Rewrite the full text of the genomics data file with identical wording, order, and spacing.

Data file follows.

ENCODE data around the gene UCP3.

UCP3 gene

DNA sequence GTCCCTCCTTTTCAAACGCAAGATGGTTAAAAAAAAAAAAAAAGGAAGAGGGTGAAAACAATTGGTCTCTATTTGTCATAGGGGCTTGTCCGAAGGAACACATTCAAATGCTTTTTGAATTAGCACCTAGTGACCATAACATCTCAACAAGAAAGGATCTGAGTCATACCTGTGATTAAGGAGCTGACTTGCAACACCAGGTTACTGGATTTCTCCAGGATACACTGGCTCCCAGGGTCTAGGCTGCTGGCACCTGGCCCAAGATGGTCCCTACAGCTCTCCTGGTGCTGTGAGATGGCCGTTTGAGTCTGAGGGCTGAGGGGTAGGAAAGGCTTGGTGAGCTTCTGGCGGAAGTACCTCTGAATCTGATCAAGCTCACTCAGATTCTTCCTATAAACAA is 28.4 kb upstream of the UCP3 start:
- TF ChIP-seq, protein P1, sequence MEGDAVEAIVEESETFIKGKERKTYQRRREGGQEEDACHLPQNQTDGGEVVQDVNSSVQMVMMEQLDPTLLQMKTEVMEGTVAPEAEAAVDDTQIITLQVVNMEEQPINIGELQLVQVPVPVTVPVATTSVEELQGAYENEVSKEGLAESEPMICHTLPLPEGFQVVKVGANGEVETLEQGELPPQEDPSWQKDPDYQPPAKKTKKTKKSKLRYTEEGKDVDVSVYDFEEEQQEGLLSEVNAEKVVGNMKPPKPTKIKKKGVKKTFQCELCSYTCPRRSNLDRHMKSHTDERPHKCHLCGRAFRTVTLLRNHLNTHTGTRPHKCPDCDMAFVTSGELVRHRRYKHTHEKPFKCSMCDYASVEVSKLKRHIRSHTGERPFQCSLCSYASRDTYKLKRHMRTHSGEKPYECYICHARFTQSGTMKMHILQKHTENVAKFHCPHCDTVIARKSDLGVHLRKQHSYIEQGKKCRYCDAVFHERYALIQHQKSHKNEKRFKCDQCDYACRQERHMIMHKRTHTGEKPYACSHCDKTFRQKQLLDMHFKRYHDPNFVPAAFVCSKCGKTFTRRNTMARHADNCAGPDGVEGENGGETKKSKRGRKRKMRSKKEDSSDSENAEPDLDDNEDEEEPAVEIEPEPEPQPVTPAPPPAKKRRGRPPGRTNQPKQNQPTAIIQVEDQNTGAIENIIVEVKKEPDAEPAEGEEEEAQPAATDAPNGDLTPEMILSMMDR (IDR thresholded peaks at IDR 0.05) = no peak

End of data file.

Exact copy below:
ENCODE data around the gene UCP3.

UCP3 gene

DNA sequence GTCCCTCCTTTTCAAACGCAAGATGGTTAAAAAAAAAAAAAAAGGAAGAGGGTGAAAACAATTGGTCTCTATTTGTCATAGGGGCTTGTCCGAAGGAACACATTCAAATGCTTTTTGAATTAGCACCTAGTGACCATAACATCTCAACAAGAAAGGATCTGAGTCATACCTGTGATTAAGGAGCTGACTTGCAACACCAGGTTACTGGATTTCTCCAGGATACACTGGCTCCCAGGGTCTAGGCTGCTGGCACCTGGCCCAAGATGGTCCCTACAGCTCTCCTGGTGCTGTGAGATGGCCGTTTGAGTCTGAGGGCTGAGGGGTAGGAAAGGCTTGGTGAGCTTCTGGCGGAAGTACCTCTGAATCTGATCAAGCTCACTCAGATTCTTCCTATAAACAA is 28.4 kb upstream of the UCP3 start:
- TF ChIP-seq, protein P1, sequence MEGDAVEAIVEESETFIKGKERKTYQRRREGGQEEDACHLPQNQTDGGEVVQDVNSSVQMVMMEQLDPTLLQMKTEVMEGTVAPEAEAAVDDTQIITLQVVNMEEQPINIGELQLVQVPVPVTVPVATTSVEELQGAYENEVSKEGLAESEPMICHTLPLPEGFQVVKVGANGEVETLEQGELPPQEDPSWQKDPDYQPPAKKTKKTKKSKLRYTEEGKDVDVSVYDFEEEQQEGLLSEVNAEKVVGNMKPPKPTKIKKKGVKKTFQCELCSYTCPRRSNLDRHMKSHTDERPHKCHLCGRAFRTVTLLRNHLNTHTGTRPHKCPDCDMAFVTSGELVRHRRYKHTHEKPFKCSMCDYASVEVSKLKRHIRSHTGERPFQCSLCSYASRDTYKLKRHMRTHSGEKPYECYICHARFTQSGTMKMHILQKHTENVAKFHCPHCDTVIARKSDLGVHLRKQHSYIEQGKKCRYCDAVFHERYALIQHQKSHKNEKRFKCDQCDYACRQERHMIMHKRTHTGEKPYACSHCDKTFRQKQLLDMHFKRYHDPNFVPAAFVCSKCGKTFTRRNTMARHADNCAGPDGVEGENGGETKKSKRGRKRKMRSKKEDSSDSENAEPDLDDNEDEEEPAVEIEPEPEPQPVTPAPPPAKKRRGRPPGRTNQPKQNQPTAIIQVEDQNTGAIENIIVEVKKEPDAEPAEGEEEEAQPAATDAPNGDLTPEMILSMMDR (IDR thresholded peaks at IDR 0.05) = no peak